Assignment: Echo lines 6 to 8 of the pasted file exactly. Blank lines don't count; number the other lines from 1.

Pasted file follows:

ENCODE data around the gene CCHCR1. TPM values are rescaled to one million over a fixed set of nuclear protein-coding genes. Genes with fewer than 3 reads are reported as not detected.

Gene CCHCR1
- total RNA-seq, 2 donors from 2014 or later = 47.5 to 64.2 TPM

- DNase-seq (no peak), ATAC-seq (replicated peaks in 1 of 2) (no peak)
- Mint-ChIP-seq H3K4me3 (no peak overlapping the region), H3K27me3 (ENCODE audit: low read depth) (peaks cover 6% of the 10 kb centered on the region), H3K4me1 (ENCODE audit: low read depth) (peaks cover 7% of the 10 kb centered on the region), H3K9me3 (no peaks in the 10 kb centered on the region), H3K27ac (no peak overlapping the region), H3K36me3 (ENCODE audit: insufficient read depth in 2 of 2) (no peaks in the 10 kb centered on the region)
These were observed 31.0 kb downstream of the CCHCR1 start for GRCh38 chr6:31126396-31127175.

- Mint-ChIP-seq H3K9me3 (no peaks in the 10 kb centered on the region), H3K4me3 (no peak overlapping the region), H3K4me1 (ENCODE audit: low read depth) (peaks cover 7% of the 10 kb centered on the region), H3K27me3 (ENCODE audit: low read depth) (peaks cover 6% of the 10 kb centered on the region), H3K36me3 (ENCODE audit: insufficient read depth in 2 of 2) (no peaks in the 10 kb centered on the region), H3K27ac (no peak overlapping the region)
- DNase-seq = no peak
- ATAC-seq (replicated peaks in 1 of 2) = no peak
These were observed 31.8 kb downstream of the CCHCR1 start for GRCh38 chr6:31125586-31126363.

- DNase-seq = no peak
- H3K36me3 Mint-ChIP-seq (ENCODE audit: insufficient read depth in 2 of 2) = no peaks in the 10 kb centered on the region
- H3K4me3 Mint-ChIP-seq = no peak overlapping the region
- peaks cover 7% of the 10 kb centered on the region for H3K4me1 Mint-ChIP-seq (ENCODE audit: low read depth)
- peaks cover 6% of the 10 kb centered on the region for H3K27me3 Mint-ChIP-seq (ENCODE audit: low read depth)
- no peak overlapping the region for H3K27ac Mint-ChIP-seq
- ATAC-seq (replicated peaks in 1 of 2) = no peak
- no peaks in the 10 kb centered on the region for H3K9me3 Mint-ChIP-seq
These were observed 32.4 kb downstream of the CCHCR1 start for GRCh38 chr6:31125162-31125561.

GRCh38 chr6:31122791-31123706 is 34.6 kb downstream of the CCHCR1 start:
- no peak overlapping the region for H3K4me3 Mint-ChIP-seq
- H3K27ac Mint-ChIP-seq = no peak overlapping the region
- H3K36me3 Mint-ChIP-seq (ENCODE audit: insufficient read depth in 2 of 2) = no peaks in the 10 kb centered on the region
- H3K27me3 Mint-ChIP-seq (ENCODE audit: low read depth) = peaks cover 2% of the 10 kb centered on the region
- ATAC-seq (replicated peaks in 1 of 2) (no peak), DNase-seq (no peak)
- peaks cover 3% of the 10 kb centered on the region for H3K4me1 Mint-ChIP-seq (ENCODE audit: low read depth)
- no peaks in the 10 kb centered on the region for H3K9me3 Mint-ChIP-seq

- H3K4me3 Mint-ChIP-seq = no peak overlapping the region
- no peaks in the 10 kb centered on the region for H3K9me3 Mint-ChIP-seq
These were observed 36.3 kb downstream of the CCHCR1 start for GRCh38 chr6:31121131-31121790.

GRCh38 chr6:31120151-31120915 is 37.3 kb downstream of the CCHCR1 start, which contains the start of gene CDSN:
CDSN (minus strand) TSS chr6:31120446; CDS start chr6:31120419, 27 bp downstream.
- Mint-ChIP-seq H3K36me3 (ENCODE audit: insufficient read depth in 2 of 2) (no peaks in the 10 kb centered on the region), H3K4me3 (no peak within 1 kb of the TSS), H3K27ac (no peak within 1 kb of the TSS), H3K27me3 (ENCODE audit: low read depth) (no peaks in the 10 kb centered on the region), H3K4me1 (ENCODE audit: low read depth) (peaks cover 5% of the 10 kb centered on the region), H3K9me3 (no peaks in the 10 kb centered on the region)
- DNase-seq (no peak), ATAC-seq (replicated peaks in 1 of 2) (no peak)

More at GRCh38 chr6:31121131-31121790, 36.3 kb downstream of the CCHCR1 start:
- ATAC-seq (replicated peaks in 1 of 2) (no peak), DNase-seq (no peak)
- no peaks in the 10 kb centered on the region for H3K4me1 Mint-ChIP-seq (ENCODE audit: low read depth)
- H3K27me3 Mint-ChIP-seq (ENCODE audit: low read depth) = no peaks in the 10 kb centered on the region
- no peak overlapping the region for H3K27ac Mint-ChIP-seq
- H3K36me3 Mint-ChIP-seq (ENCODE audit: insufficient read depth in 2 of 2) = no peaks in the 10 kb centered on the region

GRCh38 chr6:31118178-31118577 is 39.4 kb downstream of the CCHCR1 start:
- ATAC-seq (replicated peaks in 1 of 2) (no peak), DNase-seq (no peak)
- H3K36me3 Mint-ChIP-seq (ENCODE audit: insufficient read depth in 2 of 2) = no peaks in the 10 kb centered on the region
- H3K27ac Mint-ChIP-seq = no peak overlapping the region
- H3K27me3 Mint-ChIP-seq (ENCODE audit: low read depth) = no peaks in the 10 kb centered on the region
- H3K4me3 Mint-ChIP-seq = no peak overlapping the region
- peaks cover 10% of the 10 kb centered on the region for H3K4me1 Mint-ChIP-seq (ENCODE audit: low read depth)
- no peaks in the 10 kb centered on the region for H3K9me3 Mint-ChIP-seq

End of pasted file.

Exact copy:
These were observed 31.0 kb downstream of the CCHCR1 start for GRCh38 chr6:31126396-31127175.

- Mint-ChIP-seq H3K9me3 (no peaks in the 10 kb centered on the region), H3K4me3 (no peak overlapping the region), H3K4me1 (ENCODE audit: low read depth) (peaks cover 7% of the 10 kb centered on the region), H3K27me3 (ENCODE audit: low read depth) (peaks cover 6% of the 10 kb centered on the region), H3K36me3 (ENCODE audit: insufficient read depth in 2 of 2) (no peaks in the 10 kb centered on the region), H3K27ac (no peak overlapping the region)
- DNase-seq = no peak